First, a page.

Prehistoric Trackways National Monument

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Prehistoric Trackways National Monument
IUCN category V (protected landscape/seascape)
Prehistoric-trackways-01.gif
Map showing the location of Prehistoric Trackways National Monument
Map showing the location of Prehistoric Trackways National Monument
Map of the United States
Location Doña Ana County, NM, USA
Nearest city Las Cruces, New Mexico
Coordinates 32°21′0″N 106°54′0″W / 32.35000°N 106.90000°W / 32.35000; -106.90000Coordinates: 32°21′0″N 106°54′0″W / 32.35000°N 106.90000°W / 32.35000; -106.90000
Area 5,255 acres (2,127 ha)[1]
Established March 30, 2009
Governing body Bureau of Land Management

Prehistoric Trackways National Monument is the 100th national monument in The United States of America. The monument is located in the Robledo Mountains, near Las Cruces in the southern region of the U.S. state of New Mexico. The monument's fossilized features are on 5,255 acres (2,127 ha)[1] of Bureau of Land Management administered land in Doña Ana County.[2]

Fossils[edit]

The Prehistoric Trackways National Monument site includes a major deposit of Paleozoic Era fossilized footprints in fossil mega-trackways of land animals, sea creatures, and insects. These are known as trace fossils or ichnofossils. There are also fossilized plants and petrified wood present. Much of the fossilized material originated during the Permian Period and is around 280 million years old.[2]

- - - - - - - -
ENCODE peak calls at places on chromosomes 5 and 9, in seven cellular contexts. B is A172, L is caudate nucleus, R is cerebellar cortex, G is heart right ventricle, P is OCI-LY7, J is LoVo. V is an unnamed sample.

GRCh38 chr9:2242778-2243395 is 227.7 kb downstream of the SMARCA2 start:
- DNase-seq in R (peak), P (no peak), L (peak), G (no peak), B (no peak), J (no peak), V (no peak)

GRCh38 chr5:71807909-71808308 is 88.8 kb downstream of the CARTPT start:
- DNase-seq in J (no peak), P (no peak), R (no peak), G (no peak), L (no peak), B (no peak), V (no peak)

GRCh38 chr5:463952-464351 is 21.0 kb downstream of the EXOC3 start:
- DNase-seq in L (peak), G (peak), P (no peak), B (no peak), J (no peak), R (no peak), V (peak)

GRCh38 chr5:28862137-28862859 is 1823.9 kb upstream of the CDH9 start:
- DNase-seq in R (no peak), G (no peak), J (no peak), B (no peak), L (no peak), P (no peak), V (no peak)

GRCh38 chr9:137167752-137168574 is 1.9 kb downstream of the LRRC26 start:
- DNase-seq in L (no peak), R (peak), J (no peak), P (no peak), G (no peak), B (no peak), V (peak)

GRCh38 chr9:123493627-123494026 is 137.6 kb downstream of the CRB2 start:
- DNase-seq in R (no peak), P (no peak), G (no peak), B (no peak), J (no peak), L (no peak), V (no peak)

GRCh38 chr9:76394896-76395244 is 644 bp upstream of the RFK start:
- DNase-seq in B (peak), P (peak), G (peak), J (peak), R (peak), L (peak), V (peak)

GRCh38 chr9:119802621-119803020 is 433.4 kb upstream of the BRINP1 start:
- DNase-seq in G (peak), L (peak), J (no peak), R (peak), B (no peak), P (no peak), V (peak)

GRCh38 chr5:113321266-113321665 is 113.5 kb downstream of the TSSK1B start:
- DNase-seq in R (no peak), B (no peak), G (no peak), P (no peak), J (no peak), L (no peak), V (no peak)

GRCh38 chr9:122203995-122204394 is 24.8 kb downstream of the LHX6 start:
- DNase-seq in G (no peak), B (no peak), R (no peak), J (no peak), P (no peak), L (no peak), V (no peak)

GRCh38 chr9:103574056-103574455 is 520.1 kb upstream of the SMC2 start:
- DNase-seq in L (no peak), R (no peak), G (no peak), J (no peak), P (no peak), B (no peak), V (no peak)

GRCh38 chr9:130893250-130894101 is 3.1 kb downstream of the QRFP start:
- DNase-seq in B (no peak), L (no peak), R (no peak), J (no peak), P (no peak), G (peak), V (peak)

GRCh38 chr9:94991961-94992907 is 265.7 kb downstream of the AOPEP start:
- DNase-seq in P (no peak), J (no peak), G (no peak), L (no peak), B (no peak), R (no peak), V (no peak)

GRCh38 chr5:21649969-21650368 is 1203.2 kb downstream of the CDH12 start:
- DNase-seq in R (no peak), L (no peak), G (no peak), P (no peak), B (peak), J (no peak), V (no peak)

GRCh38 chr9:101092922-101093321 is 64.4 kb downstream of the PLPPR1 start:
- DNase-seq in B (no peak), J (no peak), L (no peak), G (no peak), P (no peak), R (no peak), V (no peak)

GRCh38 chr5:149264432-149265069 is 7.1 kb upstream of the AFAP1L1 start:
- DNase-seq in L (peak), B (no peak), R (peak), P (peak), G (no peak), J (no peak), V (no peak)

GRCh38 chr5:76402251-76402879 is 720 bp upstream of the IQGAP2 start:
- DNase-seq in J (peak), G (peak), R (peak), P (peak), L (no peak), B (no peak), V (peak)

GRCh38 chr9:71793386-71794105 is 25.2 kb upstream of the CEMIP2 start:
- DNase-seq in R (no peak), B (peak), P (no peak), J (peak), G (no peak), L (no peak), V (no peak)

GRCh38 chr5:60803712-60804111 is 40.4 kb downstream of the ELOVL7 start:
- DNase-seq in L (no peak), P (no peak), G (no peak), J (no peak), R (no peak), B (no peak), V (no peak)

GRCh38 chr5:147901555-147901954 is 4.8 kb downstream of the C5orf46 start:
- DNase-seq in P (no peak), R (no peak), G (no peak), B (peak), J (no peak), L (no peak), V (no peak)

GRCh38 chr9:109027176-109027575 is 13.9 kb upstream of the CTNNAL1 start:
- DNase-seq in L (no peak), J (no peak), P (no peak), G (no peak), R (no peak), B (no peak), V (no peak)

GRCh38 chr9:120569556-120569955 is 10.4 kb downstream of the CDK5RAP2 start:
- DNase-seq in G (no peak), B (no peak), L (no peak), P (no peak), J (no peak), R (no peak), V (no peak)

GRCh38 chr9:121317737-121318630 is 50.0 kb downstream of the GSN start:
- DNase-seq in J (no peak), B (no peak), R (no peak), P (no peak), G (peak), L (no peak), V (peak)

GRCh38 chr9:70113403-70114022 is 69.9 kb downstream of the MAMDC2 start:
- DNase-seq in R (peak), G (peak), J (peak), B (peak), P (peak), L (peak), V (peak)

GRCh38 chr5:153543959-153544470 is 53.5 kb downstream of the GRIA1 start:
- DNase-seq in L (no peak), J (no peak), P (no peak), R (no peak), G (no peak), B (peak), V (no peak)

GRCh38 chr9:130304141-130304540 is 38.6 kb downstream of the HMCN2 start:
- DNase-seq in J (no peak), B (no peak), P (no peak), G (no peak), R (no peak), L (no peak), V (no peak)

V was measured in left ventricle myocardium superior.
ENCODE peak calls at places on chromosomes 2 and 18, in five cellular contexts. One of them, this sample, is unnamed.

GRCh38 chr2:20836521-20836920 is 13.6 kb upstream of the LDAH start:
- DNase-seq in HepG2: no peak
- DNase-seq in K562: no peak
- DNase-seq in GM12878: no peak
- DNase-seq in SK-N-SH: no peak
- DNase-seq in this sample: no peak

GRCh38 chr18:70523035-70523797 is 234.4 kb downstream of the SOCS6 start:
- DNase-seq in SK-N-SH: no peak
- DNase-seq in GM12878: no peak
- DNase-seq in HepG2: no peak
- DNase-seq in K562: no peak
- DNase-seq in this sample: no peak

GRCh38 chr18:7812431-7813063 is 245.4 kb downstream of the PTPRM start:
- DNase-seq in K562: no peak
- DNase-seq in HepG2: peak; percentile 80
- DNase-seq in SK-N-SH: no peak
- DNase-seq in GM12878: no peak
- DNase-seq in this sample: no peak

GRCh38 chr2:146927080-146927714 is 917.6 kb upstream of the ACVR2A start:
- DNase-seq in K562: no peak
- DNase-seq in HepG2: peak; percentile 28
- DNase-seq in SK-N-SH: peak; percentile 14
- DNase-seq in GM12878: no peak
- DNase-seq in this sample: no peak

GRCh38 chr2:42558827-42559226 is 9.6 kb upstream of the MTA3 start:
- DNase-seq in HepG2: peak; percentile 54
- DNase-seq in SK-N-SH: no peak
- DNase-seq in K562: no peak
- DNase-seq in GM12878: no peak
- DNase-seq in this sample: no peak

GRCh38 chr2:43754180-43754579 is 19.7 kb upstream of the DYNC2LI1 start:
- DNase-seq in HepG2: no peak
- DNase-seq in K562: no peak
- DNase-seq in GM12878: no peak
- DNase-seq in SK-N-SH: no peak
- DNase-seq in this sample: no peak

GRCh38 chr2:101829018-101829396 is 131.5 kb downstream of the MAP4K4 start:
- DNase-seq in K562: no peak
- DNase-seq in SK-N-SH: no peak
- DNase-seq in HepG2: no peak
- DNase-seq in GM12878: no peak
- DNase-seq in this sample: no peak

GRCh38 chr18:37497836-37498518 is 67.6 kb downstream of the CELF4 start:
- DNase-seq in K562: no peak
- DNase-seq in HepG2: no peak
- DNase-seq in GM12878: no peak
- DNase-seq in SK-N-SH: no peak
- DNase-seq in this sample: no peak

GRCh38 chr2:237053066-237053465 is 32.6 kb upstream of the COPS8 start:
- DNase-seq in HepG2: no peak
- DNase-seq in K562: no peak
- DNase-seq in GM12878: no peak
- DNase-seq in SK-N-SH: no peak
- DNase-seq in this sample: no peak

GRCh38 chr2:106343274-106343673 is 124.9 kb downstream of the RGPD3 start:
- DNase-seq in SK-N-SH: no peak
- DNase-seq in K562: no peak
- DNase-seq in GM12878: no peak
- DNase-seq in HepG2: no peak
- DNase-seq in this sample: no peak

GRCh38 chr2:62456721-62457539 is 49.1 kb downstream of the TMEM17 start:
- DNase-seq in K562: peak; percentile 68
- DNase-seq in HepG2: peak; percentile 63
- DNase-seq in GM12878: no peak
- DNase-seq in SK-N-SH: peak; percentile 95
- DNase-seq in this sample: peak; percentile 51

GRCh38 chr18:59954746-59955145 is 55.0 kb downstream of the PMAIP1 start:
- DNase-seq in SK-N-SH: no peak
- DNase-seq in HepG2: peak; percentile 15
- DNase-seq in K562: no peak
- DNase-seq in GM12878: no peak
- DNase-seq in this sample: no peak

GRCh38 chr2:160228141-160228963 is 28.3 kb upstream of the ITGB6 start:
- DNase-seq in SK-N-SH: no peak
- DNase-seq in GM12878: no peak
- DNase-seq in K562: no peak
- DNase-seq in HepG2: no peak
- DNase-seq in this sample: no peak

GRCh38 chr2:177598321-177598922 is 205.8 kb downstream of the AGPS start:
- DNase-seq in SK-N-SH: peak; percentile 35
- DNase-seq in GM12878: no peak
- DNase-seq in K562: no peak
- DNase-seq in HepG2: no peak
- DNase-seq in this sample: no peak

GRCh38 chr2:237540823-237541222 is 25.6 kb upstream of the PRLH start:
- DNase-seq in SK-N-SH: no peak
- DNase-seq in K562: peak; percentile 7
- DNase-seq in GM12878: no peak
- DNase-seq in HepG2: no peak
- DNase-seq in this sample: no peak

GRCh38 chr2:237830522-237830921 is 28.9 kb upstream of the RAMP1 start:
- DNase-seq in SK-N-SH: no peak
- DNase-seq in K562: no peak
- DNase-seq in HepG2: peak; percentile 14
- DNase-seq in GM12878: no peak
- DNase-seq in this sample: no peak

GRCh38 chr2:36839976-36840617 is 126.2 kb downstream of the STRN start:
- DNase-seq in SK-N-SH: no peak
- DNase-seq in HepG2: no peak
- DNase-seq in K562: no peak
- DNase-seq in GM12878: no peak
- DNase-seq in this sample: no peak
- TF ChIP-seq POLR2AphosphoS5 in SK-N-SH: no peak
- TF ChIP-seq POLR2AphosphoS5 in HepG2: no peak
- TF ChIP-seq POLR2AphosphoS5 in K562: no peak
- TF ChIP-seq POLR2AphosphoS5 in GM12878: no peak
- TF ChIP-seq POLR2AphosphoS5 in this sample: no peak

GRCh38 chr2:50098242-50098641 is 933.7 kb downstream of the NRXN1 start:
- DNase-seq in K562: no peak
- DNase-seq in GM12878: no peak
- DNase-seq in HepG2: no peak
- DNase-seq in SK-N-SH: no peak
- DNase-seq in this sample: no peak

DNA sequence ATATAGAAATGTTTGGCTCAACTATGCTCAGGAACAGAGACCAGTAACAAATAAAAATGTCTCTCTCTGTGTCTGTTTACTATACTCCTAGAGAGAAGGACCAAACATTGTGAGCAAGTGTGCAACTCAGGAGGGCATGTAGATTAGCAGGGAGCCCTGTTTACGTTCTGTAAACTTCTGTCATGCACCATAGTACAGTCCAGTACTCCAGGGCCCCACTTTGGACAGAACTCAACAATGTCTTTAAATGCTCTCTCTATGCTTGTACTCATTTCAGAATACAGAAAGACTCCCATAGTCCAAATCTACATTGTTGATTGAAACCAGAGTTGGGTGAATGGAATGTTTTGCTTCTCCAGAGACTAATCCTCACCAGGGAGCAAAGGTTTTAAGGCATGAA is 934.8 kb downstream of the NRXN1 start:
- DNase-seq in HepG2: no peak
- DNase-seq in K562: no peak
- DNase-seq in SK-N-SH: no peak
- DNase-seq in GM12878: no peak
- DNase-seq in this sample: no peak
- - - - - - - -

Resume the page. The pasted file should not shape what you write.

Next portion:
Some of the animals who may have left tracks in the Robledo mountains include; Dimetrodon, Eryops, Edaphosaurus, and multiple other pelycosaurs.[3] There are at least 13 major trace fossils found at the monument and include Selenichnites (sel-EEN-ick-NIGHT eez) or moon-shaped trace, Kouphichnium (koof-ICK-nee-um) or light trace, Palmichnium (pal-ICK-nee-um) or palm [frond] trace, Octopodichnus (oct-toe-pod-ICK-nuss) or eight-footed trace, Lithographus (lith-oh-GRAFF-us) or rock writing, Tonanoxichnus (tong-a-nox-ICK-nuss) or Tonganoxie [Kansas] trace, Augerinoichnus (aw-gurr-EE-no-ICK-nuss) or Augerino trace, Undichna (und-ICK-nuh) or wave-shaped trace, Serpentichnus (serpent-ICK-nuss) or snake-like trace, Batrachichnus (baa-track ICK-nuss) or frog trace, Dromopus (dro-MOE-puss) or running foot, and Dimetropus (die-MEET-row puss) or Dimetrodon foot.[4]

Trackways can be difficult for the general public to find at the monument and few facilities have yet been developed. Many of the slabs pulled out by Jerry MacDonald are housed at the New Mexico Museum of Natural History and Science, although they are not on display at this time. Guided hikes are offered by BLM interpretive staff periodically.[2]

There are plenty of marine invertebrate fossils to be found in the monument, they include Brachiopods, Gastropods, Cephalopods, Bivalves, and Echinoderms.[5]

possible Dimetrodon track

Discovery[edit]

In situ Paleozoic Era tracks were discovered on June 6, 1987 by Jerry Paul MacDonald. Scattered footprints had been found in the Robledo’s for almost fifty years prior to Jerry MacDonald starting his search. He used the recollections of local hikers, quarrymen, and fossil hunters to concentrate his search. This initial site was named the “Discovery Site”. It is one of the best places in the monument for visitors to see fossilized tracks. Jerry MacDonald excavated three long trackways, carrying over 2500 slabs out from the site on his back. The majority of the slabs are housed in the New Mexico Museum of Natural History and Science in the Jerry MacDonald Paleozoic Trackways Collection. Two other continuous trackways are held in the Carnegie Museum and Smithsonian.[6]